The plan was for Max to podium in the Cat 4s on his Davidson and in Bike Hugger kit. Then move up, race well, and get his name and new bike out there – it’s built to race cyclocross in the Pacific Northwest mud and all conditions. After building the bike up and during Max’s first ride, I got two texts one Summer afternoon. The first was a joyful photo of a climb and then a few hours later…

Wonder Max

As Max learned, the Davidson is NOT an MTB! He overcooked a turn on the descent and crashed. He’s recovering now, back to riding, and racing next season.

notched

Notched chainstays for wide tires

We’ll tell you more about the bike when it gets raced. It’s an interation of the D-Plus with room for really wide tires. See more photos about Max’s first ride that ended in a crash on the Tiniest Princess’ tumblr.

Breathe with Me

warmed up with a puffer

Warned up with a puffer for a couple laps and then didn’t race

For 20 plus years never had a bad season. Fitness came and went, into it at more times than others, but the past year has been like a series of mechanicals with my body. A nagging injury, illness, and then unusual fall asthma. I blame the wind storm on Saturday for throwing all kind of contaminates into the air, whatever it was, I was lit up like an allergy Christmas tree. On Sunday, after a few warmup laps, I wheezed and coughed. Then made the call to not start. To get back into race shape, building towards next season, I’m perfectly good with sucking at the back of the elite field, riding steady, solid, and finishing. Not good with wheezing out of a race or falling apart, unable to breathe. It sets me back for at least a week. I imagine if doctors ran a scope into my lungs, it’d look red, raw, and inflamed in there, after doing so much damage.

Exercise-induced, allergy-triggered asthma is so little talked about, I didn’t even know others that race with me had it until recently. Because asthma doesn’t manifest any outward symptoms excerpt during an acute attack, it isn’t generally recognized by the community and the promoter of the Sunday’s race mocked me for not starting. For years, before I knew what I was, I just thought I wasn’t fit. Asthma took such a toll on Rominger, he stopped racing, and Katie Compton was nearly medevaced out of a race in Cincinnati for it last week. Locally, the Northwest Allergy Center has doctors dedicated to studying the causes and it’s thought Co2 particulates embedded in our lungs from years of urban life are a factor.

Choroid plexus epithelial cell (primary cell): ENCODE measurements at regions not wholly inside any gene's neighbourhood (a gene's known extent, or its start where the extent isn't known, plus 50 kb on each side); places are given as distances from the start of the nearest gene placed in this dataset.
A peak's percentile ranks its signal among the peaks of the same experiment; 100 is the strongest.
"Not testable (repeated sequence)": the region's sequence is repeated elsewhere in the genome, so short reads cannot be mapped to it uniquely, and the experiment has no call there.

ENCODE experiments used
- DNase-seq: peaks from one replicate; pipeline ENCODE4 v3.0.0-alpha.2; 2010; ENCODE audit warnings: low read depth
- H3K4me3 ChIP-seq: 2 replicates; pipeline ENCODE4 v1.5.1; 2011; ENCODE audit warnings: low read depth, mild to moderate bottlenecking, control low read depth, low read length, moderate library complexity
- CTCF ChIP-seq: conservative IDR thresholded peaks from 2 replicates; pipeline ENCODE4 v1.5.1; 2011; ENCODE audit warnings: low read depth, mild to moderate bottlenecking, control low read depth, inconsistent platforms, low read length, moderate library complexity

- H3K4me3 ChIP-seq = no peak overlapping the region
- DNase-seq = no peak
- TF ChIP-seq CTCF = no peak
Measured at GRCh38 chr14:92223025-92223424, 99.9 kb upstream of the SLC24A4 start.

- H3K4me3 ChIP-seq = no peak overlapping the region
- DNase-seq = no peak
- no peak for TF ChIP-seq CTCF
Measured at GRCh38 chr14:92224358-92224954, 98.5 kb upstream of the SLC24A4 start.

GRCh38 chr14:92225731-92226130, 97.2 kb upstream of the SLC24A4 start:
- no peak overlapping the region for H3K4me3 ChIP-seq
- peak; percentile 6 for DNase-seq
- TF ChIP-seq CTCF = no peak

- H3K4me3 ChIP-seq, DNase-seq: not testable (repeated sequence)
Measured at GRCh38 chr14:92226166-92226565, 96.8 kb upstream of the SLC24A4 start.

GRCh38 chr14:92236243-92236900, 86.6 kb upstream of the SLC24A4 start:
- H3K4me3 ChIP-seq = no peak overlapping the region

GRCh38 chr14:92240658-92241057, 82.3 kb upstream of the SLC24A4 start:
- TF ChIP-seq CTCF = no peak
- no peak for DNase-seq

Once I was diagnosed and knowing the symptoms, if they’re present, I don’t start. There’s always another race and the one I’m in isn’t worth the risk of turning ashen white and blowing a week of training or worse.

I doubt anyone wants to hear this much detail about what I’m dealing with in a season. To me though, it seems like our health and breathing is something we may want to talk about as much as wheels, power meters, and recovery drinks. The handful of us afflicted by asthma locally will continue to just deal with it and talk about it amongst ourselves.

As I wrote earlier about this season, starting the race is as important as finishing it. Anticipating I was symptomatic, I didn’t register on Sunday until after the warm up test. I know of only two reasons not to start an already registered-for race: medical reasons and then those other medical reasons, where dopers don’t start because they don’t want to pee in the cup, like at nationals.

If there’s no doping control, no promoter should ever call you out for not starting or try to embarrass you for a decision based on your health.

And today I’m breathing just fine.